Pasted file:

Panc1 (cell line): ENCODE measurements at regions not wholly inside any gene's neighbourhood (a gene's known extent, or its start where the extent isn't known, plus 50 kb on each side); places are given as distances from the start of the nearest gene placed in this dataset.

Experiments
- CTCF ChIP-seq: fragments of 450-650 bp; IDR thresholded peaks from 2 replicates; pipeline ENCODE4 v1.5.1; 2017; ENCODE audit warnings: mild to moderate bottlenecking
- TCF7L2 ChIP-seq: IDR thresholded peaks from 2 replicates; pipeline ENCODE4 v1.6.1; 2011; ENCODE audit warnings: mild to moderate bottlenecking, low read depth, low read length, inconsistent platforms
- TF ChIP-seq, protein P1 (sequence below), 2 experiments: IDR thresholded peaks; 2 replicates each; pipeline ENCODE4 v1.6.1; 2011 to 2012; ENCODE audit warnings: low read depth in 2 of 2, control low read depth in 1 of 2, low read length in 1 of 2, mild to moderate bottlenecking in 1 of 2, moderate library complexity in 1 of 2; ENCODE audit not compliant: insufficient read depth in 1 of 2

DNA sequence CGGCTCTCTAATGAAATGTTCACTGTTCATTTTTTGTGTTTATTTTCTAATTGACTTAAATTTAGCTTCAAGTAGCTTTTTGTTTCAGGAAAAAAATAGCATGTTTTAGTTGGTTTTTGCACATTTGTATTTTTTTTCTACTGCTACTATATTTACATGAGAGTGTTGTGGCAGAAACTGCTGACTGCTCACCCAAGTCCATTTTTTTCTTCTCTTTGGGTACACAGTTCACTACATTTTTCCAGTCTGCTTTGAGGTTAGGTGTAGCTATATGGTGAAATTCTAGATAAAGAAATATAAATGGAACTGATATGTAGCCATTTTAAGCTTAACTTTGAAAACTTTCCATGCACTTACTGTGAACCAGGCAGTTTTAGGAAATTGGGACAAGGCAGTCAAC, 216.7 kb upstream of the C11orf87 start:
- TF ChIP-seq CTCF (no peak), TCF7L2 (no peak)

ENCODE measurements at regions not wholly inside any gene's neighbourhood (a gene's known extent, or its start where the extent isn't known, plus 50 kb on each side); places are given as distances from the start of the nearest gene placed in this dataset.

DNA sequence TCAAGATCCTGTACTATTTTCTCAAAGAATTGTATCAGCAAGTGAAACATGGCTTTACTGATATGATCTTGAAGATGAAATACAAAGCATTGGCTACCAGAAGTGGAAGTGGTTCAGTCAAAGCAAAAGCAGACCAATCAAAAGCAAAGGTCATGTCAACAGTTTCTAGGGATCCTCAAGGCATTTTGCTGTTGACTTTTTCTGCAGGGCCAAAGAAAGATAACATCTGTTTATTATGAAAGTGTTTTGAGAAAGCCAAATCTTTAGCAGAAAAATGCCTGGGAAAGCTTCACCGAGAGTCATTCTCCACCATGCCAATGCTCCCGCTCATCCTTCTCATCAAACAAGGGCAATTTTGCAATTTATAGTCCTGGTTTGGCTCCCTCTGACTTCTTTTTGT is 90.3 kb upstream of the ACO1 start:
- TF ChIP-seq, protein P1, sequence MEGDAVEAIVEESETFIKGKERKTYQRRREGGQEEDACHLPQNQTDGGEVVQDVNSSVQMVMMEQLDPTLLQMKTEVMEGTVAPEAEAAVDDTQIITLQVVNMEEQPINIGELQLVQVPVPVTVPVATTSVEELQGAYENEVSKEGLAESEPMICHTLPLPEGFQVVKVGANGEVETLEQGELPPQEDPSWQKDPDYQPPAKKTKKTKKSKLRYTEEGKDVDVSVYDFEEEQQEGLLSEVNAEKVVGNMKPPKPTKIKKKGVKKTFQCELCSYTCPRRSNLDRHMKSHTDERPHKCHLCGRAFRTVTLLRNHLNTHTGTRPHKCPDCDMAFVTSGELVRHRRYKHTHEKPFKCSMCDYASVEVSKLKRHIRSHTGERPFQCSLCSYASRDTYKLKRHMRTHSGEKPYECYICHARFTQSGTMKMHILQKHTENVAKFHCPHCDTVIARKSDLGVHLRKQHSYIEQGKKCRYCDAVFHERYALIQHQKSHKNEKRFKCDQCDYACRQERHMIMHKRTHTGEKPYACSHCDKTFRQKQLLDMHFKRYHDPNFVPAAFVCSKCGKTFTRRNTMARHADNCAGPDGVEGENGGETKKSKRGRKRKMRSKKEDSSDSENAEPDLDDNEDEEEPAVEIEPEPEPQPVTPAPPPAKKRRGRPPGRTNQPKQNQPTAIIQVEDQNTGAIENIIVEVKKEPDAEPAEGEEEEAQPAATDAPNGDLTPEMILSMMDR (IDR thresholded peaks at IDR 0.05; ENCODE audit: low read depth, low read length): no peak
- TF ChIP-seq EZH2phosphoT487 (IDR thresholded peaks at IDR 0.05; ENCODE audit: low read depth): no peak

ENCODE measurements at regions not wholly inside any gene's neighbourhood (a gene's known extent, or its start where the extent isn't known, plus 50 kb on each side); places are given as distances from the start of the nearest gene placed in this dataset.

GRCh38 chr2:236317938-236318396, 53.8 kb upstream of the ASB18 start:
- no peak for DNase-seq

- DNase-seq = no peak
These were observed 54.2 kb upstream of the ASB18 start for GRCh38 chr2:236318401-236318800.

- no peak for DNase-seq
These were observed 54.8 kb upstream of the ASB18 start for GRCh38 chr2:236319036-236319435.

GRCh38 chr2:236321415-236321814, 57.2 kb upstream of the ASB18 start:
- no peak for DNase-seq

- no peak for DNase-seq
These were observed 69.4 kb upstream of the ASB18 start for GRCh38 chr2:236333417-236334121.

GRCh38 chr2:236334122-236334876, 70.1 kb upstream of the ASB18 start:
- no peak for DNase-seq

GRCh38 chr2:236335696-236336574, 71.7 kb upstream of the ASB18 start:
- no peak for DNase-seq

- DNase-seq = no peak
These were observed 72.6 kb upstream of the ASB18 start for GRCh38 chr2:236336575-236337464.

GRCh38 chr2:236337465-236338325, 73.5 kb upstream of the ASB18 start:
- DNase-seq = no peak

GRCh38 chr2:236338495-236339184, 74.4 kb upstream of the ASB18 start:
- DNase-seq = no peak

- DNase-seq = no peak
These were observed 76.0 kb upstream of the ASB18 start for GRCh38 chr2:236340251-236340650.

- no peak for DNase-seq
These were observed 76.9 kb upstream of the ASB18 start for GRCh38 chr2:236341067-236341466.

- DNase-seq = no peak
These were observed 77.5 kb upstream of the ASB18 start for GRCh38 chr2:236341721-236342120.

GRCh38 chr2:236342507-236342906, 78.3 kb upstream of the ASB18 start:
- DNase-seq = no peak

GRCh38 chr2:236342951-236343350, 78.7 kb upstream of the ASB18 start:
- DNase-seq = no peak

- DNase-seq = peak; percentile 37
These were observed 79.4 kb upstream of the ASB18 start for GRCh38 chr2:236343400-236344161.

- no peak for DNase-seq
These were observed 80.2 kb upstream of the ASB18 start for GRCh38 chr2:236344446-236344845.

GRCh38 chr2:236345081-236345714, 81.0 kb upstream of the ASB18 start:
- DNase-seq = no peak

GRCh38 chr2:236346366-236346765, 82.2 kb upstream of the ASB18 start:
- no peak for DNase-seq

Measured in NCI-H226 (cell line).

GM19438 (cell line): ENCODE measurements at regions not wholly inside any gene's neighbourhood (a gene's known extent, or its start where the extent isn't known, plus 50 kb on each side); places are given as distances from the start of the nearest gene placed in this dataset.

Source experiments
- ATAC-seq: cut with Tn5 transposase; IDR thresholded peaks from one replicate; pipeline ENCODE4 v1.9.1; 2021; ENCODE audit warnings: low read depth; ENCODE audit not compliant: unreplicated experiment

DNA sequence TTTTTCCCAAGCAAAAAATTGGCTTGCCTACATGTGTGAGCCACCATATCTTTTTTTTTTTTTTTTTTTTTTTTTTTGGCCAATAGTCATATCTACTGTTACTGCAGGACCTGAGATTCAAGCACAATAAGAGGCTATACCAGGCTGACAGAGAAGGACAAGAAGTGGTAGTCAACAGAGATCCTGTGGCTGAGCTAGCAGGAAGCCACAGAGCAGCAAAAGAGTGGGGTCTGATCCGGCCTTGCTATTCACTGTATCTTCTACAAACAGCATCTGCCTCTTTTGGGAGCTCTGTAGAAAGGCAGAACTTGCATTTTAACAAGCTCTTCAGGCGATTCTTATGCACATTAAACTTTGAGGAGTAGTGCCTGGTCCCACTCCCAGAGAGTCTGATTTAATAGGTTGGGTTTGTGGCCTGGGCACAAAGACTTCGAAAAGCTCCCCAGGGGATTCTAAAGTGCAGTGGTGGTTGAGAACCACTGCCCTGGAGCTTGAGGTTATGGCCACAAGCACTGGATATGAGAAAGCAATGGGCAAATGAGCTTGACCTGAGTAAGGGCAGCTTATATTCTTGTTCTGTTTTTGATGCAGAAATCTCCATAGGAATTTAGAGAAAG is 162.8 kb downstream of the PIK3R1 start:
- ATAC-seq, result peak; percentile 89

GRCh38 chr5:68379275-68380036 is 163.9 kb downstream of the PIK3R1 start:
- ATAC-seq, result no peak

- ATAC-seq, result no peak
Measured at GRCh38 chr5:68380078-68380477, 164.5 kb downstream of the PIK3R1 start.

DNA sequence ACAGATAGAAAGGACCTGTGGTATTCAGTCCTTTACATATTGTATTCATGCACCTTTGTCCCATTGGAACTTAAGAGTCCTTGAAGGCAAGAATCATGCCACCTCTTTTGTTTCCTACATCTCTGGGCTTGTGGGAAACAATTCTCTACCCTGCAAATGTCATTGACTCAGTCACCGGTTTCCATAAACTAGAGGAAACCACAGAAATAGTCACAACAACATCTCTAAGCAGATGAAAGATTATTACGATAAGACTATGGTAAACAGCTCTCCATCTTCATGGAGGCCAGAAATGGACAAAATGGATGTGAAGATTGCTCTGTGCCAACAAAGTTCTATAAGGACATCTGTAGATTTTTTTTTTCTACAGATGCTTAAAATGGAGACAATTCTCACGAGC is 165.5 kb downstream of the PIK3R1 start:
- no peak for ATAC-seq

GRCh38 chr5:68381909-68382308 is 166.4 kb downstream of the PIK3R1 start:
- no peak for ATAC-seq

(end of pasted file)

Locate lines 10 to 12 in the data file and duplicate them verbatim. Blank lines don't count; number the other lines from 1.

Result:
- TF ChIP-seq, protein P1, sequence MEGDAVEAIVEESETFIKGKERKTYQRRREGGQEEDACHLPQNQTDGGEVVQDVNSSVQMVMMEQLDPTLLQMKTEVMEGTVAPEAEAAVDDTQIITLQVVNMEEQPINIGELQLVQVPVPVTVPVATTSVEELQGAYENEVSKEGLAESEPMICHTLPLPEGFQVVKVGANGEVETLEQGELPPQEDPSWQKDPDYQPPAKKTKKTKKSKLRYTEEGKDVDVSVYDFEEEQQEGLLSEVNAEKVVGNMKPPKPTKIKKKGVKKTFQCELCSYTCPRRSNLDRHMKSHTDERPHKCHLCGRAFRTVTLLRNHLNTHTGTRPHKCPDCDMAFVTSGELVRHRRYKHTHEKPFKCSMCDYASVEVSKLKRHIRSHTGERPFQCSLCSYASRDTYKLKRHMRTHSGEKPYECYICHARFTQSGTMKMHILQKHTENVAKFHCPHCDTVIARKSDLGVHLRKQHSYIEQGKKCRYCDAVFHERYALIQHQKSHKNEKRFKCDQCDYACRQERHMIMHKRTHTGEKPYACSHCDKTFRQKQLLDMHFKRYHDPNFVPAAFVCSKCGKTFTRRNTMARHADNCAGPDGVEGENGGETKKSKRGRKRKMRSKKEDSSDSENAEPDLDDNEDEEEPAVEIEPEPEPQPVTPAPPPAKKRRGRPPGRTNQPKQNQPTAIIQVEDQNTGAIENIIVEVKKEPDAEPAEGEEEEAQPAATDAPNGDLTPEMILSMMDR (IDR thresholded peaks at IDR 0.05; ENCODE audit: low read depth, low read length): no peak
- TF ChIP-seq EZH2phosphoT487 (IDR thresholded peaks at IDR 0.05; ENCODE audit: low read depth): no peak

ENCODE measurements at regions not wholly inside any gene's neighbourhood (a gene's known extent, or its start where the extent isn't known, plus 50 kb on each side); places are given as distances from the start of the nearest gene placed in this dataset.